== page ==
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Author Topic:   NHL - 2009/2010 Season
fred
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Posts: 7887
From:Redmond, WA
Registered: Apr 2000

posted July 09, 2009 05:02 PM     Click Here to See the Profile for fred   Click Here to Email fred     Edit/Delete Message
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DENVER - Stoic Joe Sakic finally cracked, allowing for a rare show of emotion.

Delivering a speech that had kept him up most of the night fretting, the longtime Colorado Avalanche captain broke down, his voice betraying him as he stared into a room packed with family, friends and teammates -- even the governor of the state.

Sakic officially hung up his skates Thursday, ending his standout 20-year career. Try as he might, he simply couldn't get through his prepared speech without choking up.

"So many great memories," Sakic said, fighting back tears.

The pride of Burnaby, B.C., Sakic had hoped to play one more season, possibly culminating his career by suiting up for Canada at the 2010 Vancouver Olympics.

His body simply wouldn't allow it.

Sakic missed most of the 2008-09 season with an aching back that required surgery to repair a herniated disk. He tried to make his way back onto the ice before the end of the season, but couldn't.

That's when he suspected his career was finished.

"I didn't think I could be the player I wanted to be," said the 40-year-old Sakic, who has been the face of the franchise since the team moved to Denver in 1995. "I always said to myself that the minute I thought I'd slipped, and not be the player I wanted to be, it was time for me to go."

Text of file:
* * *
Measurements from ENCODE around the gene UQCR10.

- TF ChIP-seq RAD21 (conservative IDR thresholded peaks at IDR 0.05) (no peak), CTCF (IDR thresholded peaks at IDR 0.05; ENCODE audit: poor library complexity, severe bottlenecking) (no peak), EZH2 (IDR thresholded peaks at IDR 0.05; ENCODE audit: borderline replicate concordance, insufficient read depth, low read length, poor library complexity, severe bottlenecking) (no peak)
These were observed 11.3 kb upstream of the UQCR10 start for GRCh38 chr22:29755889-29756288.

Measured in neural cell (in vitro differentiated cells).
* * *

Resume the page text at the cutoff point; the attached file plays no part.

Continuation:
Sakic announced his retirement in the same room of a Denver hotel where John Elway did. Only fitting, since both were icons in the Mile High City.

"We can't put into words what he meant to this franchise and to our hockey fans," Avalanche president Pierre Lacroix said.

Sakic's No. 19 sweater will also be retired, getting raised to the Pepsi Centre rafters during a ceremony at the season opener, which is not yet scheduled.

It will be just the third in the 14-year history of the Avalanche, joining Patrick Roy (33) and Ray Bourque (77). The organization also retired four when they were the Quebec Nordiques.

"He's such a great leader. He made the team top-notch," Paul Stastny said.

Sakic once played alongside Paul Stastny's father, Peter, the two on the same power-play unit in Quebec.

"He was a complete player and one of the greatest in history," Peter Stastny said in a statement.

Sakic certainly had an impressive resume.

He wore the captain's "C" for 16 straight seasons and guided the team to Stanley Cup titles in 1996 and 2001, won league MVP honours in 2001, was a 13-time all-star and led Canada to an Olympic gold medal in 2002.

Sakic also won the Lady Byng Memorial Trophy for sportsmanship in 2001, showing his true character by handing the Stanley Cup over to Bourque after winning the title and letting the longtime defenseman hoist the trophy.